Hands up from all who are angry about the Harvey Weinstein allegations. Actually, let me rephrase this: hands up who is comfortable showing their anger about Harvey Weinstein allegations?
By 'anger' I mean ANGER. Out and out feelings of injustice, coupled with memories of our own daily harassment and perpetuated by a culture of ignoring women/ self-identifying women, and topped with a desire to scream very loudly.
I'm not referring to the polite ladylike anger that maintains a smile whilst enduring the emotional labour of calmly explaining why the Weinstein allegations are an everyday occurrence, and that we know that it's 'not all men'™ (but enough for it to be a problem).
All done whilst running through an internal checklist of the things the person we're talking to has said or done that has perpetuated rape culture and/ or the general domination of women/ self-identifying women. But we keep on smiling and don't mention any of that because if we show any trace of emotion we are dismissed.
Because here's the thing about anger: it's used against us. It's used to dismiss and silence us. It's used to control us. With just a mere wave of the hand we're informed that we're 'just being emotional' and, thus, our words are sent into the deep abyss of 'whinging women'; reminiscent of the the good 'ol days when we would be thrown into an institution and locked away from sight for displaying any sign of stress or emotion.
Often it is either outright said or gently implied that we're just exaggerating as we 'probably have PMT', which is making us more 'hysterical' than usual.
To all this I say, no. I am not hysterical. I am not whinging. I am angry.
I am angry that one in three women will experience domestic violence in their lifetime.
I am angry that, from the moment we're born, women and girls have to endure harassment and domination on a daily basis.
I am angry that women are underpaid and overworked.
I am angry that women are expected to bear the burnt of the emotional and physical labour at home.
I'm angry that LGBT+ and non-binary persons have to endure so much more hate.
I'm angry that women of colour have to endure racism from my fellow white race on top of being a woman (consider the horrific vitriol that, the incredible, Leslie Jones has endured).
I am angry that we are constantly (often subtly) interrupted, overlooked and belittled, and told that - when someone makes a sexist comment - that we 'just can't take a joke'.
I am angry that we have to speak of ourselves as sisters, mothers, daughers and friends - and not human beings in our own right - in order to try and be listened to.
I am angry that when a woman says she has been raped she's asked what she was wearing.
I am angry because, within seconds of making these statements, someone will always ask 'what about men?', instead of actively listening.
I am angry because many people will call me a 'man-hater'™ and dismiss all the above because I sound angry and emotional.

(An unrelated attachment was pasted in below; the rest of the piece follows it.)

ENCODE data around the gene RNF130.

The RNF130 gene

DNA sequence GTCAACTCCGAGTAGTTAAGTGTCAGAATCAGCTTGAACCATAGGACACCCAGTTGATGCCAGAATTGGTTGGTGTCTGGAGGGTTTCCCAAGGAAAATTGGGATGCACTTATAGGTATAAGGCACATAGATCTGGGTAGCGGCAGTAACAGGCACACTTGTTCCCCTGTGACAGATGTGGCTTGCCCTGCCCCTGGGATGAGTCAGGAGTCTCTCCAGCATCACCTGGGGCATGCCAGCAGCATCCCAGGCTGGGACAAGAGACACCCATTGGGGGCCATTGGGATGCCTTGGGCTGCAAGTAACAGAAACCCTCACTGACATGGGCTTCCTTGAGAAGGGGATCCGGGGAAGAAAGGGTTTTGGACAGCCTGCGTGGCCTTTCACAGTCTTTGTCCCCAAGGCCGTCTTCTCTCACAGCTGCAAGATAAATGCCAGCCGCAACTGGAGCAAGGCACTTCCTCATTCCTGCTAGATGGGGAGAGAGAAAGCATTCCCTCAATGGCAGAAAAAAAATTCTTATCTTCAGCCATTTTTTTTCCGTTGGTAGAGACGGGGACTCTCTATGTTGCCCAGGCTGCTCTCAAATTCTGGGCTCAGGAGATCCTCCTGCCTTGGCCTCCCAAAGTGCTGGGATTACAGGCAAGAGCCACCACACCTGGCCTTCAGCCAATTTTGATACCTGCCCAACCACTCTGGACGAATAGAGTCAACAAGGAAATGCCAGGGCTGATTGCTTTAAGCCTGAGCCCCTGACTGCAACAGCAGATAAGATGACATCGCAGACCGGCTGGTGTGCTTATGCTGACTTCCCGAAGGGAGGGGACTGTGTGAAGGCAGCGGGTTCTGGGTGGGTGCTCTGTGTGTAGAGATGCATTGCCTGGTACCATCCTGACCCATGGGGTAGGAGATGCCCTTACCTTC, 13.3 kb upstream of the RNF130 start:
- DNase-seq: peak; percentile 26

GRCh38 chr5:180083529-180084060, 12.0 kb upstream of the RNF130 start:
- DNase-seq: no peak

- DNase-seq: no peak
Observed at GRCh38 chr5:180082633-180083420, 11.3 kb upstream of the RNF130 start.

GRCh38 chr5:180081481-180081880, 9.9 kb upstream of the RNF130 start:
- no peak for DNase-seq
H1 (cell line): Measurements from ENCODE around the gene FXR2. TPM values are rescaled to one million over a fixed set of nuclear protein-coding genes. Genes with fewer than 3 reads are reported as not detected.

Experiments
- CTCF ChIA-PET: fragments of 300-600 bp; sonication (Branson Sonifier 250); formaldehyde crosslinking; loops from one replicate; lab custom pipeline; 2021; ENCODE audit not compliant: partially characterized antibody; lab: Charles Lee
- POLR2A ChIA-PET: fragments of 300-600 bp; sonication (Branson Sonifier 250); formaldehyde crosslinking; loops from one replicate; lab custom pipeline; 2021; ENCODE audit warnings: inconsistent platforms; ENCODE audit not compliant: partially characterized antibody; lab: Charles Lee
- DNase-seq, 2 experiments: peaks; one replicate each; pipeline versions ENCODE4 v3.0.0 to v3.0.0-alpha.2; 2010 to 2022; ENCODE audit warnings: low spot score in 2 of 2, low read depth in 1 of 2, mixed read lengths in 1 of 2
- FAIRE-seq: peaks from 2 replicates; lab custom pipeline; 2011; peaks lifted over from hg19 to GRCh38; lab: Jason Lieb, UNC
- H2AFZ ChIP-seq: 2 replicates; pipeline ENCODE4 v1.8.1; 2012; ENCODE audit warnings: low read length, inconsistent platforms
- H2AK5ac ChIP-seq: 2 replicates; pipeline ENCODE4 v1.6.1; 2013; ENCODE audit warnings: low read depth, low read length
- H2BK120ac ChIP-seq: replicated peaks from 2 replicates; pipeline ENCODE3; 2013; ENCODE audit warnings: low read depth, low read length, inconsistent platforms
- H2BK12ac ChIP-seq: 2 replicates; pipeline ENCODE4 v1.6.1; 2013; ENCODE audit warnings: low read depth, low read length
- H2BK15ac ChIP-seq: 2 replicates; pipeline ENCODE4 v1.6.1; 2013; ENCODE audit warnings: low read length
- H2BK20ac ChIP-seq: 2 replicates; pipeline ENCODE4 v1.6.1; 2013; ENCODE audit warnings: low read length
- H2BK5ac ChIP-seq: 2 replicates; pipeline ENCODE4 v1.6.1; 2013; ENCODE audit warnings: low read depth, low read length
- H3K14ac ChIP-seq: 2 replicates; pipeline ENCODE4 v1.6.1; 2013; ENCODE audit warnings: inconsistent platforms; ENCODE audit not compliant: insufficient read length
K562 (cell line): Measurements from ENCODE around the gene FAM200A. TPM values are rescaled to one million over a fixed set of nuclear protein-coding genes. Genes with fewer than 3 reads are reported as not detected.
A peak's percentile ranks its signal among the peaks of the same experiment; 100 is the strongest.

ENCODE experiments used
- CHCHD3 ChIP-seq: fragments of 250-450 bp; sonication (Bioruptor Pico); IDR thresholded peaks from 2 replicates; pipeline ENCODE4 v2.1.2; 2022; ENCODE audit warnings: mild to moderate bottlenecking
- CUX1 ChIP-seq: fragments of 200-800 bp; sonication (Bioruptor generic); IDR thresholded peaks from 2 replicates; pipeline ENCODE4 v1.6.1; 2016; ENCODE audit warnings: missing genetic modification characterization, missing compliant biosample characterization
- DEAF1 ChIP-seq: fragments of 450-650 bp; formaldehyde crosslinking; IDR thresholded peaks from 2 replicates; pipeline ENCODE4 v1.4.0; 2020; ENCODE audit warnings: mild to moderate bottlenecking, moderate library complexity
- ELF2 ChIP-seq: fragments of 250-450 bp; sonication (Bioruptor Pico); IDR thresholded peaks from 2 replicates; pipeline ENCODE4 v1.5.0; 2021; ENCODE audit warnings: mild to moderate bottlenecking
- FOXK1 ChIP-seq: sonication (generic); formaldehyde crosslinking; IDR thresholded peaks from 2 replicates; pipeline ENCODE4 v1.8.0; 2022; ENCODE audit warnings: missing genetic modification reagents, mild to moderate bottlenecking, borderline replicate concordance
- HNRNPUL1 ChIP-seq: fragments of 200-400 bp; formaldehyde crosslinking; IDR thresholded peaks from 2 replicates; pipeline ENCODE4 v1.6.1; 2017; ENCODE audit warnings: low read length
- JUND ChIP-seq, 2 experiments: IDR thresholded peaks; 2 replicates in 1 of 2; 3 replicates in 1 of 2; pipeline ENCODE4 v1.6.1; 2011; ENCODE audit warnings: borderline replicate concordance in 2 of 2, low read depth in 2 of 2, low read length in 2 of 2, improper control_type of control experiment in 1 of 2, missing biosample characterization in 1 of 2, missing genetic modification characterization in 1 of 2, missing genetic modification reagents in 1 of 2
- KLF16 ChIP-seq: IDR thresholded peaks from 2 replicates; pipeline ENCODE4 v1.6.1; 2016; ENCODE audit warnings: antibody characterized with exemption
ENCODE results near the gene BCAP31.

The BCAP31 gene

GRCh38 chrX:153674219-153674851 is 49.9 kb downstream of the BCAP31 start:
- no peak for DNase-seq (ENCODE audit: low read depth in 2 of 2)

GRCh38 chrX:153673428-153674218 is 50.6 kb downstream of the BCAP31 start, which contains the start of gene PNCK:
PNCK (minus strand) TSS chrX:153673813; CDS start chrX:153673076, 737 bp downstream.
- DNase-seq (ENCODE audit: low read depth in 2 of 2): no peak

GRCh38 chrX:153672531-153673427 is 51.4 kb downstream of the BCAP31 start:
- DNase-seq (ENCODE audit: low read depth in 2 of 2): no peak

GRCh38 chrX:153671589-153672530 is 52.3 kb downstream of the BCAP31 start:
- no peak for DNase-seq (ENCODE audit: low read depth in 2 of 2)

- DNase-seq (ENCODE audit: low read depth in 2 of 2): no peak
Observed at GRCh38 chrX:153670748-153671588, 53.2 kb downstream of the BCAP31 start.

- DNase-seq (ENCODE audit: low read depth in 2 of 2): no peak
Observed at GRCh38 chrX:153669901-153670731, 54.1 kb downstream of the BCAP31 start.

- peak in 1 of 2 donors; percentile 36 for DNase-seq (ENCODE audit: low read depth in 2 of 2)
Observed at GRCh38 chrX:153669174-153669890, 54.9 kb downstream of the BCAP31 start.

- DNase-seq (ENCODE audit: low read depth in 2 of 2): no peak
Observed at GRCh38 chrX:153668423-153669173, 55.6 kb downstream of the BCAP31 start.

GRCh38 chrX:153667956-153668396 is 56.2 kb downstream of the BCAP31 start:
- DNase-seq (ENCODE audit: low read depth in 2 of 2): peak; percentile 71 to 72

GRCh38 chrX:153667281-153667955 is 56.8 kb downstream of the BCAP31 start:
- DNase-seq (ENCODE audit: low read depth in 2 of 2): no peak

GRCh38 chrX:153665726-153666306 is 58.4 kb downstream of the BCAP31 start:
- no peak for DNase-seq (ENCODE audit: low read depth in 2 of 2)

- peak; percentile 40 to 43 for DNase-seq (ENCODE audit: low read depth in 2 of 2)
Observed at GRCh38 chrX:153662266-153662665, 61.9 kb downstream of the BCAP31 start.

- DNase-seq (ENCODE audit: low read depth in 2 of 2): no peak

Well, I. AM. ANGRY.
Here's the thing: we should all be angry. If you are not angry about any of the above; then read it again. If you're still not angry, then you may have some serious privilege-checking to do.
I have fallen in love with Rose McGowan because she is unapologetically angry. Her seething tweets calling out what she considers lies and hypocrisy - and bad taste 'jokes' - just make me want to extend my arm through the Twitter stratosphere and high five her daily for the rest of our lives.
Rose has endured and now she's p*ssed off. Not just from the incidence of assault that she's described; but the decades of cover-ups and threats to her career. And the constant emotional abuse of having to decide between working with people who she claims aided the cover-up, so she can buy food; or spurning Harvey Weinstein and others, in order to keep some part of her soul intact.
I wonder how she feels being publicly angry now? Perhaps she feels relieved? Perhaps she feels empowered? However she feels now, the emotional effects of keeping quiet, pretending that it never happened and - sometimes - bumping into or working with your abuser would surely take a psychological toll on any of us.
I admire and send love to Ms McGowan, and all the other women who have spoken out everywhere. And I send love to those whom prefer not to reveal that they are also a survivor of harassment and sexual violence.
It's not our responsibility to educate those around us who live with greater privilege; it's their responsibility to educate and change themselves. But it is amazing to hear people loudly saying that what they have experienced is not ok. For women, 'no' is a controversial word. And to say it with anger is even more controversial.
Like Rose McGowan, I hope that eventually people will feel comfortable to let their anger ooze out a little more. Because keeping our experiences locked away inside of us is an emotional labour than can eventually destroy our souls.